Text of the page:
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photographer E-Yaji.
The Mary and George Bloch Collection: Part V  
Bonham's, Hong Kong, 27 May 2012: Lot 86 

Lot 86


Lot 86
Treasury 4, no. 549 (‘Searching for Prunus Blossoms in the Snow’)

An inside-painted ‘searching for plum blossoms’ snuff bottle

Glass, ink, and watercolours; with a concave lip and recessed convex foot surrounded by a protruding rounded footrim; painted on one main side with a landscape in which a scholar rides a donkey across a bridge over one corner of an expanse of water and beneath ancient pine trees, with the branches of a blossoming prunus at the top of the picture and other blossoming branches around the trunks of the pines, the other main side with a rooster with four chicks and a possible fifth beyond the outcrop on which he stands, with a blossoming shrub and the branches of a tree above, inscribed in draft script ‘In imitation of the brush method of a Yuan artist, Erzhong painted his ideas during the winter of the year wuxu’, with one seal of the artist, Ding, in positive regular script
Ding Erzhong, Xuannan, Beijing, winter, 1898
Height: 6.03 cm
Mouth/lip: 0.54/1.59 cm
Stopper: coral, carved with a coiled chi dragon

Trojan Collection
Robert Hall (1993)

Hall 1992, no. 86
Kleiner 1995, no. 391
Treasury 4, no. 549

British Museum, London, June–November 1995
Israel Museum, Jerusalem, July–November 1997

The subject is the popular ‘Searching for Prunus Blossom in the Snow’ (see Sale 1, lot 91, by Zhou Leyuan). Ding’s indication of a snowy landscape is less obvious than Zhou Leyuan’s. Ding first painted this subject in 1895 on the magnificent bottle from the Stephen Thal Collection now in the Seattle Art Museum (Chen 1998, p. 84, no. 38) but the differences between the Thal bottle, this one, and Treasury 4, no. 554, all demonstrate, yet again, that although Ding might paint the same subject over and over again, as did so many Chinese artists of the literati tradition, he never painted the same painting twice.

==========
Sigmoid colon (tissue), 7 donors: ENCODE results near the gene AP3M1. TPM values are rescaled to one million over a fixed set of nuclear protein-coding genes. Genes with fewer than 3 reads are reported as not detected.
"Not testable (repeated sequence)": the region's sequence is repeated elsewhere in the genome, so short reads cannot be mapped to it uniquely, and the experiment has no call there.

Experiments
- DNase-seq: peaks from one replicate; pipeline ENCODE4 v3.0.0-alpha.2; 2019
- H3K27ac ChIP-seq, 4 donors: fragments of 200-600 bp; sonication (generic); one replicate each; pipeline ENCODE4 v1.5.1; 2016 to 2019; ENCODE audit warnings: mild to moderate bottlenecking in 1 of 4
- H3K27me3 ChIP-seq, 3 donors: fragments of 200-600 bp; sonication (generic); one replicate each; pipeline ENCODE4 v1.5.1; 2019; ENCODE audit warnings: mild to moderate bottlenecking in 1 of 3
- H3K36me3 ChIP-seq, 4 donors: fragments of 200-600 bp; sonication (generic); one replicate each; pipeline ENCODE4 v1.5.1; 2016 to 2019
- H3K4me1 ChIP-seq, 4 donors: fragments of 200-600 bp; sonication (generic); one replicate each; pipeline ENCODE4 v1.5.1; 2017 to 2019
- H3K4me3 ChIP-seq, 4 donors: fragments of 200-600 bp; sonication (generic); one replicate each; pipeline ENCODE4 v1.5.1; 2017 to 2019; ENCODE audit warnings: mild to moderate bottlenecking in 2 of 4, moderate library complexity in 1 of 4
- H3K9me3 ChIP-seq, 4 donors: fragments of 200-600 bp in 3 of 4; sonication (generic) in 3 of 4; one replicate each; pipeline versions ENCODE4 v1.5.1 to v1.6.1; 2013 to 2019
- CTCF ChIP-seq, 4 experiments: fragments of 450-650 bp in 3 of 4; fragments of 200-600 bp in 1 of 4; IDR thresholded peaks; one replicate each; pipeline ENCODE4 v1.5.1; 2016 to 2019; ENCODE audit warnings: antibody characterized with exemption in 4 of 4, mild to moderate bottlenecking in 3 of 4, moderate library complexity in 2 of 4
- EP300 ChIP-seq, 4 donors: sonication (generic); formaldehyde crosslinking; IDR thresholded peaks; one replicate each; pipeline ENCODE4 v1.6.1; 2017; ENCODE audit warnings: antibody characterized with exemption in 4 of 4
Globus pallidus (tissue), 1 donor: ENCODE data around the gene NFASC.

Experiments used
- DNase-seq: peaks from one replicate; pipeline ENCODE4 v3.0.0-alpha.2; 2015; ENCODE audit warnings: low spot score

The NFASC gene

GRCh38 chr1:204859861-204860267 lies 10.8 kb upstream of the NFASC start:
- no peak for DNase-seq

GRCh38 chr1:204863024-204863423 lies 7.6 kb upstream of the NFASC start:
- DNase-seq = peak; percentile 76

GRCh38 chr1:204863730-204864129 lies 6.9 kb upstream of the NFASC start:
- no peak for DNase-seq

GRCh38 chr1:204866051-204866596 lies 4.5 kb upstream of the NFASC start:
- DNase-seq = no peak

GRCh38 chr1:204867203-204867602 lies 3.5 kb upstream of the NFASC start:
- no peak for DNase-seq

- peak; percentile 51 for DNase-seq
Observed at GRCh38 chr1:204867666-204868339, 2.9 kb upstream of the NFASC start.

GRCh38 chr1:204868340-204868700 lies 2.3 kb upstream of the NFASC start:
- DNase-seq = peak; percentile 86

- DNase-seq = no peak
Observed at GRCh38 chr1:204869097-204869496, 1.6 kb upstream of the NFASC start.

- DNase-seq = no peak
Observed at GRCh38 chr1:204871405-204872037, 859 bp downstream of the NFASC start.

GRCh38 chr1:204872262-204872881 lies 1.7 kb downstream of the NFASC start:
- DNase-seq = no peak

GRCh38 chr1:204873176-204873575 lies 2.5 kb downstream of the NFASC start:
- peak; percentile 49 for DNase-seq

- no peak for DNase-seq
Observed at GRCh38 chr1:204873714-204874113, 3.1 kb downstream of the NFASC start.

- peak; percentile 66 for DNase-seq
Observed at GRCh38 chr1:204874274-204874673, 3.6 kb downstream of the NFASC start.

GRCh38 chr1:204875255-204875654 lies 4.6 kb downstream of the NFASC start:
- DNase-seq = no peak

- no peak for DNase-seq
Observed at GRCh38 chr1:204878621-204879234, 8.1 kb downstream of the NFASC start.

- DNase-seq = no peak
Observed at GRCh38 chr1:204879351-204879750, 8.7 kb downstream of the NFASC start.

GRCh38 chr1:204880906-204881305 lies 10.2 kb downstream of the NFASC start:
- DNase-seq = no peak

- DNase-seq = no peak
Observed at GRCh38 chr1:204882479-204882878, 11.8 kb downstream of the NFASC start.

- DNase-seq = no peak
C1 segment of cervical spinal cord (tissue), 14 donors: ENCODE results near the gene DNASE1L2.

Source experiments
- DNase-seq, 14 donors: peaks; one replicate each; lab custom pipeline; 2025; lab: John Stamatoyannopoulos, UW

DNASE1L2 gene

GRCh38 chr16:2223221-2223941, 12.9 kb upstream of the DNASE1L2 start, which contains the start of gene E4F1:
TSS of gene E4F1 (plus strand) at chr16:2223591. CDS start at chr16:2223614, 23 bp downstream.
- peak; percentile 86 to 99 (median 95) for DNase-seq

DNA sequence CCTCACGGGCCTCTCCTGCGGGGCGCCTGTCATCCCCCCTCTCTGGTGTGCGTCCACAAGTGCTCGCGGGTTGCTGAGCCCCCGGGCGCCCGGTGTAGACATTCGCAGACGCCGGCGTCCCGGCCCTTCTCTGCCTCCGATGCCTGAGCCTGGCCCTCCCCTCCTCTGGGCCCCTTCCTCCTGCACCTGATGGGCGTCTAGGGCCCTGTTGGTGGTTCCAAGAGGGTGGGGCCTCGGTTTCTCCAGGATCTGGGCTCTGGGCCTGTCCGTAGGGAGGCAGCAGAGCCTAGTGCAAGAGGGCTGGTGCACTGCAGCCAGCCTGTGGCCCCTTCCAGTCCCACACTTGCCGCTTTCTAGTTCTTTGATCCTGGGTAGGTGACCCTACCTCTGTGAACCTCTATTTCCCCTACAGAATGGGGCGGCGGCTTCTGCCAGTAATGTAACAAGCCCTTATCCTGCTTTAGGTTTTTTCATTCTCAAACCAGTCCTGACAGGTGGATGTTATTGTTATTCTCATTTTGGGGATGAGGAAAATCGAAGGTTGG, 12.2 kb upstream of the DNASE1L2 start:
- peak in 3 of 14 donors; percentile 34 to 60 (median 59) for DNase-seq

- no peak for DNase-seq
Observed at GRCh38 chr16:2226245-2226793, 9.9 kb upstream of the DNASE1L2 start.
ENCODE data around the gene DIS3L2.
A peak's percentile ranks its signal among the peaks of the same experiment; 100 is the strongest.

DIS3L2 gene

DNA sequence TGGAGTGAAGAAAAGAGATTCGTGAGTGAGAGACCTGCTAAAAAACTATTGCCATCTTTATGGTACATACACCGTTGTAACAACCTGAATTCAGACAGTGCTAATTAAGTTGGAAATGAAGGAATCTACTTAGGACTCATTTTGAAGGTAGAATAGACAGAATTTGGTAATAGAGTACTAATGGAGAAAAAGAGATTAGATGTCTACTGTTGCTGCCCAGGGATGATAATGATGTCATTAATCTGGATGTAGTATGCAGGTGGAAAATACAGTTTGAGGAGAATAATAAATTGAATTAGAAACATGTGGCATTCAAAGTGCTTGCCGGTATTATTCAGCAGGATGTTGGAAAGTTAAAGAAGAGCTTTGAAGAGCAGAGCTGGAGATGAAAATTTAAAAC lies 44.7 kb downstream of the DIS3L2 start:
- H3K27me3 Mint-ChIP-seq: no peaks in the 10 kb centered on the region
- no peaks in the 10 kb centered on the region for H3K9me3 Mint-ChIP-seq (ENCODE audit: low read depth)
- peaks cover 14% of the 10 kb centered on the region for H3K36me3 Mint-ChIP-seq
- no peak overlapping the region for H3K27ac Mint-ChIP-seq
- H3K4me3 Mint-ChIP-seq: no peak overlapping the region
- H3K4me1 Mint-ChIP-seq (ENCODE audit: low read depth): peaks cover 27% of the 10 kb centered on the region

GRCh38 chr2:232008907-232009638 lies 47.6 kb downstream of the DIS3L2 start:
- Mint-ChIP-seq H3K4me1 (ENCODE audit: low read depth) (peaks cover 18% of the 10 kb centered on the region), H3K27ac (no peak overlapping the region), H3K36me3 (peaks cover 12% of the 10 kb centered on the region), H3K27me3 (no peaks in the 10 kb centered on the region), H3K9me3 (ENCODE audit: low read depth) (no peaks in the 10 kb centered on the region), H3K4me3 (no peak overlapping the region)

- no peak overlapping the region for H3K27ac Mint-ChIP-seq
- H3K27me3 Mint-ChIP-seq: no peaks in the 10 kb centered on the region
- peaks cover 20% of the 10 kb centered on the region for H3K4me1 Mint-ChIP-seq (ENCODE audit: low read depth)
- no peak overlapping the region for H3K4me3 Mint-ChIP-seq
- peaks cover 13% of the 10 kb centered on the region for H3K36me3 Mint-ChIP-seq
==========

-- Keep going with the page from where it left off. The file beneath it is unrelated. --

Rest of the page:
On the other side, the number of chicks intended is uncertain. As a rule, the subject either has two or three, to represent chicks in general, or five, to give the more precise symbolism noted below. Here, however, the exact number is a trifle ambiguous, since the one beyond the bank has none of the body colouring of those in front of it and appears to be a random group of grassy markings that happen to look like a chick. Chicks in general represent ample progeny. Five chicks allude to the success story of Dou Yujun, better known as Dou Yanshan, a high official serving the court of the Later Zhou (951–960). Dou was noted in his hometown for charitable deeds and active promotion of scholarship. Under his guidance, his five sons, one after the other, attained the jinshi degree. Many people have found Dou’s conduct worthy of emulation. His achievement in shaping the careers of his sons has also been deemed exemplary. The five chicks, therefore, form an allegory with an encouraging note: ‘Through your efficient training at home, your offspring will surely achieve scholastic distinction’.

This is one example of Ding’s debt to Zhou Leyuan. See Zhou’s cockerels on Sale 3, lot 22, and on no. 415 in Moss, Graham, and Tsang 1993.


Easy link to this page: http://www.e-yaji.com/auction/photo.php?photo=1290&exhibition=10&ee_lang=eng


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Hugh Moss |